Cowboys running back Ezekiel Elliott’s appeal denied, suspension begins immediately

LANDOVER, MD - OCTOBER 29: Running back Ezekiel Elliott #21 of the Dallas Cowboys runs upfield against the Washington Redskins during the second quarter at FedEx Field on October 29, 2017 in Landover, Maryland. (Photo by Patrick Smith/Getty Images)

NEW YORK (WCMH) — Circuit judges at a Manhattan federal appeals court have denied an appeal by the NFL Players Association on behalf of Dallas Cowboys running back Ezekiel Elliott, saying he failed to meet the requisite standard, NBC Dallas Fort Worth reported.

Elliott’s suspension will begin serving his six-game suspension immediately.

The NFL expects a five-year contract extension with Commissioner Roger Goodell to be finalized soon, despite a threatened lawsuit by Dallas Cowboys owner Jerry Jones.

NFL spokesman Joe Lockhart said Thursday that “our expectation is this will be wrapped up soon, but we can’t project an actual date.”

The extension would carry through 2024. Goodell became commissioner in 2006.

Lockhart added that the league is aware of Jones’ potential lawsuit, which apparently has been sparked by star running back Ezekiel Elliott’s six-game suspension over alleged domestic violence.

“Certainly neither the compensation committee or the league has been made aware of a lawsuit being filed,” he said.

As for reports that Jones and other owners might be balking at the structure and compensation in the new contract, Lockhart noted: “I am saying the reporting about potential holdouts around particular issues has not been accurate. I don’t know where it is coming from?”

All 32 owners voted in May to extend Goodell’s contract and authorized the compensation committee to work out the details. Goodell suspended Elliott in August after a yearlong NFL investigation. Prosecutors in Ohio declined to pursue the domestic violence case.

Jones, who is not on the compensation committee but is one of the most powerful owners in the league, has expressed frustration over the NFL’s pursuit of criminal matters with its own investigators.

Regardless, that committee has continued to structure and negotiate contract details with Goodell.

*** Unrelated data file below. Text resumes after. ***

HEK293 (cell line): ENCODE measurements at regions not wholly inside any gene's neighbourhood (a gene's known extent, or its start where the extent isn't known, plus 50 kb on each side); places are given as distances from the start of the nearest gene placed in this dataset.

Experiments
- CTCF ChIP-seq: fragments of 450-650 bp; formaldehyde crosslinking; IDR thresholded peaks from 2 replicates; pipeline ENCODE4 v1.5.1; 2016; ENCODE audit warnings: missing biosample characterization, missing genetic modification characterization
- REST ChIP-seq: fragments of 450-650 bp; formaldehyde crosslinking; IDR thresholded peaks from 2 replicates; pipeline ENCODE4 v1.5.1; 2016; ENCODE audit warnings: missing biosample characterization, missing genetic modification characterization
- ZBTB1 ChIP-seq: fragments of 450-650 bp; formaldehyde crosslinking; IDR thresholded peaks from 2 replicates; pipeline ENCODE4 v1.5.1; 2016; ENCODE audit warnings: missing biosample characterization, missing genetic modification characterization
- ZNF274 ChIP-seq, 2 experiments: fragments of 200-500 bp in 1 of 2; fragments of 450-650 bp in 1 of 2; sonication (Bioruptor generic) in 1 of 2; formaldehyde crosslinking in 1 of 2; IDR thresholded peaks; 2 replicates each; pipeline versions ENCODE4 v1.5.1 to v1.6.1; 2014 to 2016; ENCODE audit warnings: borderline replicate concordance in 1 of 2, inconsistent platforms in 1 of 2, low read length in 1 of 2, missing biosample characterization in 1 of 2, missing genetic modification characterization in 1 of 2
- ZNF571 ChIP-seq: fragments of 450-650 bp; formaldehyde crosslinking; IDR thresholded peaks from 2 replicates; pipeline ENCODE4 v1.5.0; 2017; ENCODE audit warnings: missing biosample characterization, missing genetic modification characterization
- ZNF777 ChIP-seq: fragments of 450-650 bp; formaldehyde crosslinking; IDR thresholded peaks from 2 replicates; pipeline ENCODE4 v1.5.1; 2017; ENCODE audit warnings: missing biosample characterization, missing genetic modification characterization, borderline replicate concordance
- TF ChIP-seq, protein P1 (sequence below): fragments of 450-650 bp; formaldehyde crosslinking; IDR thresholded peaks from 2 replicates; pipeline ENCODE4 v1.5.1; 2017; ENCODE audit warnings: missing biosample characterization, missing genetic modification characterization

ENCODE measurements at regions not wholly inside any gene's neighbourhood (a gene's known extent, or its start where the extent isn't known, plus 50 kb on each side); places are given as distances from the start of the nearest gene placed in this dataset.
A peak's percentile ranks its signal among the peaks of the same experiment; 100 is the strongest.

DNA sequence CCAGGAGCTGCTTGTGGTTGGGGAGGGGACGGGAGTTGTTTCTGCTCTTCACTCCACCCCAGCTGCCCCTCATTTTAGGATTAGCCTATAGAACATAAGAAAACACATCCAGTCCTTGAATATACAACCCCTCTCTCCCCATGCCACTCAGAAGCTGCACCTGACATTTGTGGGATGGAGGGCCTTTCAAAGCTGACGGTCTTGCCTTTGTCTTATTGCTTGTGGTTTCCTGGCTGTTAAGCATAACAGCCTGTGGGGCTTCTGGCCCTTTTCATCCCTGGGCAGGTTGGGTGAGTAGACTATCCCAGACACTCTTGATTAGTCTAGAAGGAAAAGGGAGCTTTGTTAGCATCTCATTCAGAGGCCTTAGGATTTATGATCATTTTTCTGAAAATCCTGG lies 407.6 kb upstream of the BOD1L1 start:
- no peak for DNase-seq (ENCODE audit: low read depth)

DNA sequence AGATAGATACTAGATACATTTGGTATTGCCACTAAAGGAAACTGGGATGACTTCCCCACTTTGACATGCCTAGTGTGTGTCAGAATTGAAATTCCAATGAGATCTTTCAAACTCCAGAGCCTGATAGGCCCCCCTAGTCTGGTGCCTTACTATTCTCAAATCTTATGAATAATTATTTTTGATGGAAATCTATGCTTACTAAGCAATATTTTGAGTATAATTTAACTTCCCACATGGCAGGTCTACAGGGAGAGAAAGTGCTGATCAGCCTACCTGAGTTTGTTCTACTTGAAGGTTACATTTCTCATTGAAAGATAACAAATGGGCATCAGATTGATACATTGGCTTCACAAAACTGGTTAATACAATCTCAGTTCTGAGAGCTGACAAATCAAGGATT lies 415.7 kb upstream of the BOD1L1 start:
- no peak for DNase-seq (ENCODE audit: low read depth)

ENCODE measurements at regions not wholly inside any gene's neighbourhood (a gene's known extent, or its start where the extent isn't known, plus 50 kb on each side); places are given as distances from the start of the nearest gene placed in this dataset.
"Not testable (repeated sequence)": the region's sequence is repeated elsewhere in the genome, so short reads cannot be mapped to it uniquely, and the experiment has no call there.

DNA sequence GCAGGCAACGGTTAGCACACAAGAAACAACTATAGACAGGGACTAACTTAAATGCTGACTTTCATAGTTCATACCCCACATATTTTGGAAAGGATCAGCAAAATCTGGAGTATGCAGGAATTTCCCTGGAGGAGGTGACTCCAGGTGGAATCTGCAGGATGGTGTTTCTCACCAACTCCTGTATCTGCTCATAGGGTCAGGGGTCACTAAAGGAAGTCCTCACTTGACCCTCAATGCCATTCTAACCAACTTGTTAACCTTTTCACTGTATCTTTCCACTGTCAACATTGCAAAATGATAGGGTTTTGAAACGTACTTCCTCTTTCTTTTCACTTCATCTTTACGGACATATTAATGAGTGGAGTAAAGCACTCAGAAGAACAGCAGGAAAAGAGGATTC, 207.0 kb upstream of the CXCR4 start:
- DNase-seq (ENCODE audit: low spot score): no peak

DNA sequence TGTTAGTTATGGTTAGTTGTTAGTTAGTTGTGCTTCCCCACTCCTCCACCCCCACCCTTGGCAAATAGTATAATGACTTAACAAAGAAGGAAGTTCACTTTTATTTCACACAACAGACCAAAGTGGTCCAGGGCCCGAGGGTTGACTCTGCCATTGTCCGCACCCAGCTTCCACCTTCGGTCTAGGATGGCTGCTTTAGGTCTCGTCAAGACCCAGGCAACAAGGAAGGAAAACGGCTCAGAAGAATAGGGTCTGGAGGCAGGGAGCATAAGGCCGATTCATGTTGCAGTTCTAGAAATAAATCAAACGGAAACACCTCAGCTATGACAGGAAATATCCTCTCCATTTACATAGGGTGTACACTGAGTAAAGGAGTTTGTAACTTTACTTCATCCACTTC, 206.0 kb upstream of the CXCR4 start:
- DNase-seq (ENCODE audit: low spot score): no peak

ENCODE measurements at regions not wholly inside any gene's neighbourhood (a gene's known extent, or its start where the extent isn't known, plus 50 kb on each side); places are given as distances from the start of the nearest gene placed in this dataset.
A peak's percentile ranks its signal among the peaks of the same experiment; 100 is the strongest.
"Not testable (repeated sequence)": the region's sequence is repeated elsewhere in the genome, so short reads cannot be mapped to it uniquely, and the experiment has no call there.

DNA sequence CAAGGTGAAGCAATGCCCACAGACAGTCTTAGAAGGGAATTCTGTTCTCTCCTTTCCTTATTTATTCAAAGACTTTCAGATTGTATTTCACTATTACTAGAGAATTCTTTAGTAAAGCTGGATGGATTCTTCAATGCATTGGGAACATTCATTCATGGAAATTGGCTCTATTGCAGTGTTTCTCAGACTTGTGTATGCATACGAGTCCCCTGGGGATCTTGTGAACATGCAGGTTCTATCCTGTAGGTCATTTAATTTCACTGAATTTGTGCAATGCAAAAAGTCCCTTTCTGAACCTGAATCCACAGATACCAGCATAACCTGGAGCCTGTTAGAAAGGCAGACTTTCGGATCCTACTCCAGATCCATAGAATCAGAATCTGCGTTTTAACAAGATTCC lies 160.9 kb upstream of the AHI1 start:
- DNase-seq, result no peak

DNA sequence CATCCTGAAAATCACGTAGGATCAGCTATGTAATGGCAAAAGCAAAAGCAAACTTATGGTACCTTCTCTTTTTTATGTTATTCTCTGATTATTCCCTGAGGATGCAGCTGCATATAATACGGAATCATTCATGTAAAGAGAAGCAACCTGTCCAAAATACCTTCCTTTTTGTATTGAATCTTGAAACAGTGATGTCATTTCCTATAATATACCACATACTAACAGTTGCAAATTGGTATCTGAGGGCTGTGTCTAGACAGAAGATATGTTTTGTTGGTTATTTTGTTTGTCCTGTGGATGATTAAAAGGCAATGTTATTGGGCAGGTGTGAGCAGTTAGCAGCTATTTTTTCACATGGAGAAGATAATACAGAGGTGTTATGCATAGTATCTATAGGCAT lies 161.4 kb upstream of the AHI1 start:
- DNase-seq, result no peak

“We feel strongly that the 32-0 vote … gives them the authority to enter into a contract extension,” Lockhart said, “and the committee is moving forward under the assumption they do have that authority.”

Prosecutors in Elliott’s case cited conflicting evidence when deciding not to pursue the case. The NFL’s probe continued for a year after that decision. Jones said his running back has been treated unfairly, and Elliott has denied the allegations of his ex-girlfriend under oath.

“I am very troubled by the swings that we’ve had,” Jones said on his radio program on Oct. 31. “His swing of judgment has been unbelievable from the Ray Rice thing all the way up to one or two games, all the way to the six-game suspension when you’ve truly got a debate. In our legal system it has to be stronger than that for somebody who has done it.”

Goodell’s decision to suspend Elliott prompted weeks of twists and turns in courtrooms from Texas to Louisiana to New York. A three-judge panel in New York is holding a hearing Thursday to consider another injunction to stop the suspension. Elliott, on his third legal reprieve, has played all eight games for the Cowboys.

Lockhart noted that the NFL, the Cowboys and Elliott all are in the same position regarding the suspension.

“The courts will dictate when the suspension will start,” Lockhart said. “We are all in the same boat here waiting for the court of appeals to rule.”

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